With over 16 million people and nearly 8.6 million jobs, America's older industrial cities remain a vital-if undervalued-part of the economy, particularly in states where they are heavily concentrated, such as Ohio and Pennsylvania. They also have a range of other physical, economic, and cultural assets that, if fully leveraged, can serve as a platform for their renewal.
Across the country, cities today are becoming more attractive to certain segments of society. Meanwhile, economic trends-globalization, the demand for educated workers, the increasing role of universities-are providing cities with an unprecedented chance to capitalize upon their economic advantages and regain their competitive edge.
Many cities have exploited these assets to their advantage; the moment is ripe for older industrial cities to follow suit. But to do so, these cities need thoughtful and broad-based approaches to foster prosperity.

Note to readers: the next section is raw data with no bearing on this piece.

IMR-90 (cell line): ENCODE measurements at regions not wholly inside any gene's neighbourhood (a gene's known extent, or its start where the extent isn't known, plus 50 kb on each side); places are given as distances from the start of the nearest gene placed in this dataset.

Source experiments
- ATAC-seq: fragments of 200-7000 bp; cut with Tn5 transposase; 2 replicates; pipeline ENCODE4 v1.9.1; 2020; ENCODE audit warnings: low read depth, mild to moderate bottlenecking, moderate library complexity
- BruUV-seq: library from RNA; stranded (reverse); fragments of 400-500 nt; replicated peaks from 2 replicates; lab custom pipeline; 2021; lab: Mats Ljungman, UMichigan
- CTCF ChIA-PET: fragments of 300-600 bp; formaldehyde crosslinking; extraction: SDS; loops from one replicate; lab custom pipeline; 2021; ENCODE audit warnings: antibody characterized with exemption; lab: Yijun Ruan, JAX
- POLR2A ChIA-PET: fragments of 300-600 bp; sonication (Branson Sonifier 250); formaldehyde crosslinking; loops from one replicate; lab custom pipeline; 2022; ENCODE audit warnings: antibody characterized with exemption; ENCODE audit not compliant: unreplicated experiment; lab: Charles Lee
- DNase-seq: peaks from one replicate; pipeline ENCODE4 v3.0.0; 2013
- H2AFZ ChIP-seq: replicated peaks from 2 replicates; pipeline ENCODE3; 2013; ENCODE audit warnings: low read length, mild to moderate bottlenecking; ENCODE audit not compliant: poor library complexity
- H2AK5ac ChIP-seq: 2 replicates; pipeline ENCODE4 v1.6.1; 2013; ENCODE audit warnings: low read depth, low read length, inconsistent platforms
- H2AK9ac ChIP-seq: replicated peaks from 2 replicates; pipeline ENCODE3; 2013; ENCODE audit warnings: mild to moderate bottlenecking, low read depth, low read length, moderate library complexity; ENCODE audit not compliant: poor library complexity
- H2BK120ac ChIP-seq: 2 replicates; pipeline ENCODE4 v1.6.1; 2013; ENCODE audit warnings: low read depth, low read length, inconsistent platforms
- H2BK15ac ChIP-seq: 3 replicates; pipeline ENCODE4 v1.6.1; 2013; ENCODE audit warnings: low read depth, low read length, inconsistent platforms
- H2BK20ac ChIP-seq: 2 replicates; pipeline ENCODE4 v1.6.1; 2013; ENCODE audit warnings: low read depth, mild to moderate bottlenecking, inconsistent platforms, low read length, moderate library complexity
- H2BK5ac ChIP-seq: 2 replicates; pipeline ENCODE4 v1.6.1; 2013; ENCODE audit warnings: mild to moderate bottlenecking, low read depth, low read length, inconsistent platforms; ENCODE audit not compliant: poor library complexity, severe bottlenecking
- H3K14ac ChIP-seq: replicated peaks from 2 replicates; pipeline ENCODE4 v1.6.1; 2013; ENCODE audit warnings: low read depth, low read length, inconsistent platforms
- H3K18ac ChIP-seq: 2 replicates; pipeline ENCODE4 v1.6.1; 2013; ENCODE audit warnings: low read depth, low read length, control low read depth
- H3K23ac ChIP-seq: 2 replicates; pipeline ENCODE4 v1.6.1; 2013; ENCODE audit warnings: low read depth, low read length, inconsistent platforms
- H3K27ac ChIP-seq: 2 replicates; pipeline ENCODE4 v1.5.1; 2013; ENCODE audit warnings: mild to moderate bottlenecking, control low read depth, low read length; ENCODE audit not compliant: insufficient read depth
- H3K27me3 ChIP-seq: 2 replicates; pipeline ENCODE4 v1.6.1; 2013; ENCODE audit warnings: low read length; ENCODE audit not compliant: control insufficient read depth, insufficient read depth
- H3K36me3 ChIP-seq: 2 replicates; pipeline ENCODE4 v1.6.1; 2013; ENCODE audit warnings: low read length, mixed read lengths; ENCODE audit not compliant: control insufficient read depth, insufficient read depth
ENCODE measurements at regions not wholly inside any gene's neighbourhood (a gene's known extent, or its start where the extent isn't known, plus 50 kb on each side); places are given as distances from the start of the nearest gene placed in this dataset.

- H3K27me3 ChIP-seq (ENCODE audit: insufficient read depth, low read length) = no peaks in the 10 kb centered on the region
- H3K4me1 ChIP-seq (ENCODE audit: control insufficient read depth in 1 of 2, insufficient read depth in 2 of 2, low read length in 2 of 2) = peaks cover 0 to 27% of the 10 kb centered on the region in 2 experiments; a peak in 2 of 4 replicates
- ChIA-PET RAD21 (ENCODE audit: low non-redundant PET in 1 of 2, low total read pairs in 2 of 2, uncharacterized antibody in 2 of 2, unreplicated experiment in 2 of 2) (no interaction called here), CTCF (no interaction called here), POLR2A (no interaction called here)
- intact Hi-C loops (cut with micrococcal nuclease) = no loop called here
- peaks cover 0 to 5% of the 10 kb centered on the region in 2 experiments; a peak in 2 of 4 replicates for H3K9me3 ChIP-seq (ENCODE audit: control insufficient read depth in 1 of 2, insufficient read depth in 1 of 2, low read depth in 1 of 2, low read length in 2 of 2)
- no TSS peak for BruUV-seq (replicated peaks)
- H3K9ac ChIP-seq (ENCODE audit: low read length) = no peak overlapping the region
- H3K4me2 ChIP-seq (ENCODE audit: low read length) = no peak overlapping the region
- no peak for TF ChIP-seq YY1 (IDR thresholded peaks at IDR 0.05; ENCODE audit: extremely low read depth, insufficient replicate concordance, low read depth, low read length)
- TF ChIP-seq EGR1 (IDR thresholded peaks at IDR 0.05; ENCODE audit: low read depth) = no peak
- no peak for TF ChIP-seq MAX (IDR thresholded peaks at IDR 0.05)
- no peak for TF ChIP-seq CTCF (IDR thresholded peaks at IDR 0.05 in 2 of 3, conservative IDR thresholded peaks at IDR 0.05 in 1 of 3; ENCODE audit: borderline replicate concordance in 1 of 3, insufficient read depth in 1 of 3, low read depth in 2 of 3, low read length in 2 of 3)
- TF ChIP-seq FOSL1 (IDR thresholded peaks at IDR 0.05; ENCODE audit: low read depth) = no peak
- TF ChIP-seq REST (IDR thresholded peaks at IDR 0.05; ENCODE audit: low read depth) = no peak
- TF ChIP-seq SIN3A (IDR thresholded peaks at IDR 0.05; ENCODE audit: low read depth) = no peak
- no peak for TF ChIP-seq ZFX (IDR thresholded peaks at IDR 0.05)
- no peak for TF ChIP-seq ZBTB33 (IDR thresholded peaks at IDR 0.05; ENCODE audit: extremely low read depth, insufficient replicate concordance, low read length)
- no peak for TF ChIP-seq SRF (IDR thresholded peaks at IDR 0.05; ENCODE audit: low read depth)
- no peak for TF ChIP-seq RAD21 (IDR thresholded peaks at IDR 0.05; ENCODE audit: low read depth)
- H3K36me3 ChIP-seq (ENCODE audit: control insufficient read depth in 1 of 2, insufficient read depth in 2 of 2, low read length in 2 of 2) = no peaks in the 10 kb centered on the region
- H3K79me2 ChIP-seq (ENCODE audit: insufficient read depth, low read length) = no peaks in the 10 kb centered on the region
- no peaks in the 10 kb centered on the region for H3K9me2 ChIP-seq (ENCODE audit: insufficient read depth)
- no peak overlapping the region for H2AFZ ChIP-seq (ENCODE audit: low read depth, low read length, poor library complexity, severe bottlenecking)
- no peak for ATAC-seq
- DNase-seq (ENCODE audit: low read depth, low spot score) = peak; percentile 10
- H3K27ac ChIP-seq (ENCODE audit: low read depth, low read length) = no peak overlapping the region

"Restoring Prosperity" aims to mobilize governors and legislative leaders, as well as local constituencies, behind an asset-oriented agenda for reinvigorating the market in the nation's older industrial cities. The report begins with identifications and descriptions of these cities-and the economic, demographic, and policy "drivers" behind their current condition-then makes a case for why the moment is ripe for advancing urban reform, and offers a five-part agenda and organizing plan to achieve it.